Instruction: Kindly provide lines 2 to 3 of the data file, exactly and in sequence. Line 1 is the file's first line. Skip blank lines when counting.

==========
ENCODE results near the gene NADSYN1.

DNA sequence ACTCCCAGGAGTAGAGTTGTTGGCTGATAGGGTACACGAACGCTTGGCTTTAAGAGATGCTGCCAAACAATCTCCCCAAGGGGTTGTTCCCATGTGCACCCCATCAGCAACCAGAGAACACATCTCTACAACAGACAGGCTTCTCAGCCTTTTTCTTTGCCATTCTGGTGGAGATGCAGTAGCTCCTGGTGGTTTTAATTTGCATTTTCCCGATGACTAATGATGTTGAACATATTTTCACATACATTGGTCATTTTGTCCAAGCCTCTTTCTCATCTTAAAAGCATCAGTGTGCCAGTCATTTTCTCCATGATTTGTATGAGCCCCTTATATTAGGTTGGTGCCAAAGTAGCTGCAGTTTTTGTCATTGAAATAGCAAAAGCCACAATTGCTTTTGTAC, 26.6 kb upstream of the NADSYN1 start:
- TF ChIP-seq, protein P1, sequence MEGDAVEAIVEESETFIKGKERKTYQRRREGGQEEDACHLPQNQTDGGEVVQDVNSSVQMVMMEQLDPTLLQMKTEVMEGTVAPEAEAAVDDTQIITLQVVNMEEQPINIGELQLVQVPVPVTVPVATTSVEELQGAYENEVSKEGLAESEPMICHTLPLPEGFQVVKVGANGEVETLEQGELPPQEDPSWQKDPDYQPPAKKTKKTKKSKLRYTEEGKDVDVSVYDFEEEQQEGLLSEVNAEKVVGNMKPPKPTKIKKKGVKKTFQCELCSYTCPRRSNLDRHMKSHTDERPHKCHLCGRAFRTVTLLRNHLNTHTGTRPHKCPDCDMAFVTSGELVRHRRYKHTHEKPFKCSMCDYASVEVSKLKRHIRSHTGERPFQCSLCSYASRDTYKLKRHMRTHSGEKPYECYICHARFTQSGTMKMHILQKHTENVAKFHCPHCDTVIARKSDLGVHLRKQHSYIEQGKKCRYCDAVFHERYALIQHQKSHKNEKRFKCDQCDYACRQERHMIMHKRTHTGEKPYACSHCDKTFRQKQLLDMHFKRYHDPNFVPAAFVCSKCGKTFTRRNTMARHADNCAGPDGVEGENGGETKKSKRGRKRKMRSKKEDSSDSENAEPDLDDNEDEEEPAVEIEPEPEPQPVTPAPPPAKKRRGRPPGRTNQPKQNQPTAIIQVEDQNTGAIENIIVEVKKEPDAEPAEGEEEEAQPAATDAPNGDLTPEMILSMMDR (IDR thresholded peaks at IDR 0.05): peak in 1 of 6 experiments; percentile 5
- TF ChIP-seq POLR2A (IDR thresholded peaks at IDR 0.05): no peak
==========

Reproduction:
DNA sequence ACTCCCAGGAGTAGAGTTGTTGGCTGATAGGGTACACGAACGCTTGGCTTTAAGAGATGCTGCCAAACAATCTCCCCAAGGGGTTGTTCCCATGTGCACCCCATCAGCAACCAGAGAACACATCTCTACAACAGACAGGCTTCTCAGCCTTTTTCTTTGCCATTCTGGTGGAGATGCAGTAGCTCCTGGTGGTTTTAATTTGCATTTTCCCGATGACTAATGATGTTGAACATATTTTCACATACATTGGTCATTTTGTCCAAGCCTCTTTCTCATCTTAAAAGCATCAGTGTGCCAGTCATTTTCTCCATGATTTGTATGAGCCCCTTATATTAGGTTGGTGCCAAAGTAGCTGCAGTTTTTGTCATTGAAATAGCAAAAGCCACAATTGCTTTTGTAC, 26.6 kb upstream of the NADSYN1 start:
- TF ChIP-seq, protein P1, sequence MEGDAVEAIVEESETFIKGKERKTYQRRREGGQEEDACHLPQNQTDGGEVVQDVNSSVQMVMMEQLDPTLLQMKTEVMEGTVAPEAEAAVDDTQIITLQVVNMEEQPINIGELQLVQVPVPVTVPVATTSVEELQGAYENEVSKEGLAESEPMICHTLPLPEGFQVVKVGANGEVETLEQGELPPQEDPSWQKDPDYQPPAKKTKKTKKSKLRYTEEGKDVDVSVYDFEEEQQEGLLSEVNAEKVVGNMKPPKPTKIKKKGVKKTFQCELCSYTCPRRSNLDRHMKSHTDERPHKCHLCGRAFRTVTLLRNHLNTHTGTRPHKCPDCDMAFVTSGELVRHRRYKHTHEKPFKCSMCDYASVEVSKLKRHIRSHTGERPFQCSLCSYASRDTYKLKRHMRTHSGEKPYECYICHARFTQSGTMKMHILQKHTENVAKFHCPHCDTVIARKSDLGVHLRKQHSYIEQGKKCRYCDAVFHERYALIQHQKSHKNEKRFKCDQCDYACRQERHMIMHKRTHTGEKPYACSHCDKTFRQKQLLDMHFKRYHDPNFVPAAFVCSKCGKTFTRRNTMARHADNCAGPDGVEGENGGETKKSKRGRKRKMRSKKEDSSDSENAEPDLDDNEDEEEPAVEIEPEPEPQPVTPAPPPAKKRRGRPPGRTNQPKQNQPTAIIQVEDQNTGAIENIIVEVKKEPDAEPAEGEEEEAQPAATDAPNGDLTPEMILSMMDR (IDR thresholded peaks at IDR 0.05): peak in 1 of 6 experiments; percentile 5